Although the Health Insurance Portability and Accountability Act was passed by the US congress in 1996 to protect the confidentiality and privacy of patients in healthcare systems, there are currently no national policies regarding the development and use of mobile apps (Jones & Moffitt, 2016). In this case, confidentiality refers to the protection of information, while privacy is the protection of the clients (Fein & Kulik, 2011; Fisher, 2013). Due to the growing number of mHealth apps per year, O’Loughlin and colleagues (2019) report that it is not feasible to regulate them all, which raises concerns about the implementation, quality, data security, and privacy practices of these apps.

The dynamic and technical capabilities of mobiles enable various services to be accessible to users in accordance to their personal preferences (Porter & Lee, 2013). Mobile devices are feasible portals to help manage and monitor health conditions (Mirkovic, Kaufman, & Ruland, 2014), while specifically, mobile apps can enable interventions to induce health behavior changes with a more personalized approach (Vollmer Dahlke et al., 2015). For cancer patients in particular, mobile apps can provide information with more accessibility at a lower cost and can be tailored to the patient’s individual needs (Vollmer Dahlke et al., 2015). Cancer mobile apps can aid in monitoring patients’ quality of life (Wu, Johnson, Schepp, & Berry, 2011), can improve the accuracy with which patients can track their symptoms (Wesley & Fizur, 2015), and can even provide an avenue to increase the patient’s social network to facilitate social support among patients who are undergoing similar experiences (Wesley & Fizur, 2015). A study on a cancer mobile app had demonstrated that it can also enable patients to communicate more effectively with their healthcare provider for collaborative decision making on treatment plans (Mirkovic et al., 2014).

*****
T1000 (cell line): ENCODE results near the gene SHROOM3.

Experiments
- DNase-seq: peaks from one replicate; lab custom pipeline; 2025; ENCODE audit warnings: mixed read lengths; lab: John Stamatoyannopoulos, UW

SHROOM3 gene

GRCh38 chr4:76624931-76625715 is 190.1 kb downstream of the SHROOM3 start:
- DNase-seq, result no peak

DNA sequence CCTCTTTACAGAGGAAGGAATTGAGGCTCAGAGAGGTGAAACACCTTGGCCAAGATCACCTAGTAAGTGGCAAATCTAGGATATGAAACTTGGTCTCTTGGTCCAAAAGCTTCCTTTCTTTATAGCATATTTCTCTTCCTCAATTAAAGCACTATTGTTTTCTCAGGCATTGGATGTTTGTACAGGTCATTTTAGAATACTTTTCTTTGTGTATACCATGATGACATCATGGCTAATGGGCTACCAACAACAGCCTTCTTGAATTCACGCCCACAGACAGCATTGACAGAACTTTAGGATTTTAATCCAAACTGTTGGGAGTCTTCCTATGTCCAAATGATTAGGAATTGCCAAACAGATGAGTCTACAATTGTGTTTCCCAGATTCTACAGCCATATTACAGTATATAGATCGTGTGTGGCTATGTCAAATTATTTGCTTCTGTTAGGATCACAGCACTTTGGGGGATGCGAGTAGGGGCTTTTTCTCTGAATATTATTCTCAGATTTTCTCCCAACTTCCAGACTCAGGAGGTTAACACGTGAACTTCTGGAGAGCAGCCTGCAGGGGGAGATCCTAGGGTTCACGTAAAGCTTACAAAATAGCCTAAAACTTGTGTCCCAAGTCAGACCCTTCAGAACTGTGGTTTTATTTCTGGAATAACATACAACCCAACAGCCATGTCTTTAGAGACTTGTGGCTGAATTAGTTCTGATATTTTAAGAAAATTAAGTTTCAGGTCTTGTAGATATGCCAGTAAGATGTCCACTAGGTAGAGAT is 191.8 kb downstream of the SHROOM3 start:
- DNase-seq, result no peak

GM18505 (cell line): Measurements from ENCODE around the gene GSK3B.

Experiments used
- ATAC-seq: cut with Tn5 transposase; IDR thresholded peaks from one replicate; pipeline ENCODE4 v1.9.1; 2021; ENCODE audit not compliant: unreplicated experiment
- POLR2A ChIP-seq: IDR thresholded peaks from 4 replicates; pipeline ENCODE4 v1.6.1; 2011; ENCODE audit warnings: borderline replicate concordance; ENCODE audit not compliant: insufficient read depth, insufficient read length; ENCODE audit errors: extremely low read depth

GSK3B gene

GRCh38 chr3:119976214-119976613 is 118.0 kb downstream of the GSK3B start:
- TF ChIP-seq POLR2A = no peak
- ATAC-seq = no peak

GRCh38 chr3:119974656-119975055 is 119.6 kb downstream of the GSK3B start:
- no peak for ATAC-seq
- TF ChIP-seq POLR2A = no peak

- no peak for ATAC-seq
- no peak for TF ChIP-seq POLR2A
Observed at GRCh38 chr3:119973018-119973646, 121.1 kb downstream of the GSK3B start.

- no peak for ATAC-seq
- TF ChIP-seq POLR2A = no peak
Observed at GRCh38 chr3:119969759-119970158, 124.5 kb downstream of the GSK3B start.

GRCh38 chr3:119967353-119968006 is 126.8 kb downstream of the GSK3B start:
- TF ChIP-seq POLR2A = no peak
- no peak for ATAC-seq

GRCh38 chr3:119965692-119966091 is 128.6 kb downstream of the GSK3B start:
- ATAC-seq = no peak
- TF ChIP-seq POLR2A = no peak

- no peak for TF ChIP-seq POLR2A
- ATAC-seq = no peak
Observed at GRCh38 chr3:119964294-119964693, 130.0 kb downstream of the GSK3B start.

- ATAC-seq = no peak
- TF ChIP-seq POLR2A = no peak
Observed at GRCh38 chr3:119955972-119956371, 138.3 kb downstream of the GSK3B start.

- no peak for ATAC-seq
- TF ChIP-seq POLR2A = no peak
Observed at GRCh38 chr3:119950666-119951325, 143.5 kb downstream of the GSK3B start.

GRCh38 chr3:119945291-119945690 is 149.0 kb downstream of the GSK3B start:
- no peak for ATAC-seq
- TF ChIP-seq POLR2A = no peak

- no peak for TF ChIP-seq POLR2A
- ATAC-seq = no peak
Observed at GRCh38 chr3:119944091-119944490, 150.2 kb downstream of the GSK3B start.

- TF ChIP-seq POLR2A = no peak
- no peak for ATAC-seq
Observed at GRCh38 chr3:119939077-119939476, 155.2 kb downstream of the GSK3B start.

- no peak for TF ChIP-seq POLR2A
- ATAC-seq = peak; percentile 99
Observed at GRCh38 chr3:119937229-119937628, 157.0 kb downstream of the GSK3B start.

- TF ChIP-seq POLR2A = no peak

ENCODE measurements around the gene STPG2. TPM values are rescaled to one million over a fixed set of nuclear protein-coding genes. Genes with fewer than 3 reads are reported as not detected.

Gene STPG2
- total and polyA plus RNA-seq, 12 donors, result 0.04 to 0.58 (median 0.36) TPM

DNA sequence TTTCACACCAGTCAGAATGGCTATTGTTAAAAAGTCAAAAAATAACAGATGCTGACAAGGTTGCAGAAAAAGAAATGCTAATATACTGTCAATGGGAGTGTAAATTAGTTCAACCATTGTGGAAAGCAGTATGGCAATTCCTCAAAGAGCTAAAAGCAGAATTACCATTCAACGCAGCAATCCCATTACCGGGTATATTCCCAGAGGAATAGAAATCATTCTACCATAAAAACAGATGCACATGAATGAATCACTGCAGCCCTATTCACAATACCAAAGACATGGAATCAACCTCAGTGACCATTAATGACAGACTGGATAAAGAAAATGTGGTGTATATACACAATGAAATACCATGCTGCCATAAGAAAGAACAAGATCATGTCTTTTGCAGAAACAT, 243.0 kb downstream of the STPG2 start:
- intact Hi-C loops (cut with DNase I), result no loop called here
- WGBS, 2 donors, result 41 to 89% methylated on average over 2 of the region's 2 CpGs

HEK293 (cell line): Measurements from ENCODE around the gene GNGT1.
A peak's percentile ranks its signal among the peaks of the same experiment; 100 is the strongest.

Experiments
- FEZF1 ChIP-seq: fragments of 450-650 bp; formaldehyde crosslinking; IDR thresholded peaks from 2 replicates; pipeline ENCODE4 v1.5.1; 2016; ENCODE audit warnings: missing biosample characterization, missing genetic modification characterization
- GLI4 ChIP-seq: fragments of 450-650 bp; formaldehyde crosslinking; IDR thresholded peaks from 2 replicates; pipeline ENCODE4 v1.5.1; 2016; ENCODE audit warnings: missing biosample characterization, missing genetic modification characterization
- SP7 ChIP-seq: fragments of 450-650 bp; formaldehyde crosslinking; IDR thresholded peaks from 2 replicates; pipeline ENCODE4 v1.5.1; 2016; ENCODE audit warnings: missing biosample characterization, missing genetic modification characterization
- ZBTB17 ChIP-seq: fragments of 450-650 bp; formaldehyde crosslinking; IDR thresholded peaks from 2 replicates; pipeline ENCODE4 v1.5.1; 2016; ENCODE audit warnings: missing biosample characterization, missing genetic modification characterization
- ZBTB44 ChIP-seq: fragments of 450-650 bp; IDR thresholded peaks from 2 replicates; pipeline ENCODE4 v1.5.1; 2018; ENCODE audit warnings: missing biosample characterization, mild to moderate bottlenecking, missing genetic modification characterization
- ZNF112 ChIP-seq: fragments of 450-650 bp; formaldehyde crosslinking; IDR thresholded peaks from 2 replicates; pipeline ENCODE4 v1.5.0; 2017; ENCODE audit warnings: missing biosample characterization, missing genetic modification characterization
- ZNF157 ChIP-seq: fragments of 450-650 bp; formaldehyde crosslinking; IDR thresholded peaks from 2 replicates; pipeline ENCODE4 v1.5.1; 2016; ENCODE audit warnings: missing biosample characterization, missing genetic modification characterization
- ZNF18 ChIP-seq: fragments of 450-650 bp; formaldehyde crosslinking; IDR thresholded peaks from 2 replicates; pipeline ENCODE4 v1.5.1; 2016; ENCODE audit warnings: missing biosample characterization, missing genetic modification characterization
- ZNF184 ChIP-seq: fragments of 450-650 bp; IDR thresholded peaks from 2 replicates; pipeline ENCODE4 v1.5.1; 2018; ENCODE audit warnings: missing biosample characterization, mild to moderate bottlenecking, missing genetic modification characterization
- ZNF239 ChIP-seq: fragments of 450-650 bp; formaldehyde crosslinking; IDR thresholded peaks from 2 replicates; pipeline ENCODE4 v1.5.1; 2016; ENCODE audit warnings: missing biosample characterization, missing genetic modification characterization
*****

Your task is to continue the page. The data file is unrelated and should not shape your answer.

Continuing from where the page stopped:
Key Terms in this Chapter

End User: The person who intends to use or ultimately uses a product or service.